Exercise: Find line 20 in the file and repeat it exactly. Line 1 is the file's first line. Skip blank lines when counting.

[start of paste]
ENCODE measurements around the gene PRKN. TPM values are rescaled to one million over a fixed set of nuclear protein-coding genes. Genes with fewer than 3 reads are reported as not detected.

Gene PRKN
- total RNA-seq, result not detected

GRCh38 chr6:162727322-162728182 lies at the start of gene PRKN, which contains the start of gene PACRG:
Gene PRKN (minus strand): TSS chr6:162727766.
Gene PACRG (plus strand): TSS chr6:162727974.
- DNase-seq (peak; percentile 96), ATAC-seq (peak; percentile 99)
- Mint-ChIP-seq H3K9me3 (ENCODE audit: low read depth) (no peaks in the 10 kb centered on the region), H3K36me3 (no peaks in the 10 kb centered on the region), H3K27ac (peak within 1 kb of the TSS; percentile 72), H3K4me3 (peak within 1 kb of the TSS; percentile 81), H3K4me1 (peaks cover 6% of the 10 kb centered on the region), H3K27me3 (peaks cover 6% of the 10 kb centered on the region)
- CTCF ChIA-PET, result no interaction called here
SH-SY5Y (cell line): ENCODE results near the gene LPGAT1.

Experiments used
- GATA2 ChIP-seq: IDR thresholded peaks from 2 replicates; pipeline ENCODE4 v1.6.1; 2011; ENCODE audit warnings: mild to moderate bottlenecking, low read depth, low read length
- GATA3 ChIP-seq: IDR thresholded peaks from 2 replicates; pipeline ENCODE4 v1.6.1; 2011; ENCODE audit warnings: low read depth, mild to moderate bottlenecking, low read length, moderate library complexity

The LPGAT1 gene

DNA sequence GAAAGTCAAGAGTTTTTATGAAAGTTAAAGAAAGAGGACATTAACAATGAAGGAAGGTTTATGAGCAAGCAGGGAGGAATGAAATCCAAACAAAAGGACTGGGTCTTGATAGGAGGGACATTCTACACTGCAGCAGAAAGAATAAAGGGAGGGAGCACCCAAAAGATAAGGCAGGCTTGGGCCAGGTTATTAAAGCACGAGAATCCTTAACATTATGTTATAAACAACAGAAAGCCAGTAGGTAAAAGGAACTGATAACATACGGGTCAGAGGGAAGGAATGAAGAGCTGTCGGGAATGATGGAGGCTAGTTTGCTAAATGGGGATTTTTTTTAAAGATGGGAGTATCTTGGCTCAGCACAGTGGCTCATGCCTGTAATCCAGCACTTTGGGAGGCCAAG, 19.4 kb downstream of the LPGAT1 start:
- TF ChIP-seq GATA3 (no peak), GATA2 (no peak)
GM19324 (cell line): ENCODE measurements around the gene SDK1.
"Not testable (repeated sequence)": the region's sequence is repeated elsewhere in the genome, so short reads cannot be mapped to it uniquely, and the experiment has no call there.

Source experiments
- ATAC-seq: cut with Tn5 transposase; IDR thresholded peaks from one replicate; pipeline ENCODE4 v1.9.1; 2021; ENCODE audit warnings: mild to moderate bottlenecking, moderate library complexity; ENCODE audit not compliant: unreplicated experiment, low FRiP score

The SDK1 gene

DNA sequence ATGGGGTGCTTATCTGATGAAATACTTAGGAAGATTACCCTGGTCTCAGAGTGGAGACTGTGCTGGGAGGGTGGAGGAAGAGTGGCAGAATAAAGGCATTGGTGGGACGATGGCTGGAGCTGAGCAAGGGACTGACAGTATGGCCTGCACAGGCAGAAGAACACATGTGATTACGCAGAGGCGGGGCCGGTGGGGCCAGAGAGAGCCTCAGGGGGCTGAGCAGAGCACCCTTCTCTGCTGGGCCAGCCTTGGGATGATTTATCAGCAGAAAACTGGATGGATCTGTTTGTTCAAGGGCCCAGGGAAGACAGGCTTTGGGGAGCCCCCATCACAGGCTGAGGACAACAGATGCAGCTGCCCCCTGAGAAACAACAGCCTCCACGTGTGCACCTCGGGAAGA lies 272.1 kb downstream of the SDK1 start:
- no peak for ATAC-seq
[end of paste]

- ATAC-seq: cut with Tn5 transposase; IDR thresholded peaks from one replicate; pipeline ENCODE4 v1.9.1; 2021; ENCODE audit warnings: mild to moderate bottlenecking, moderate library complexity; ENCODE audit not compliant: unreplicated experiment, low FRiP score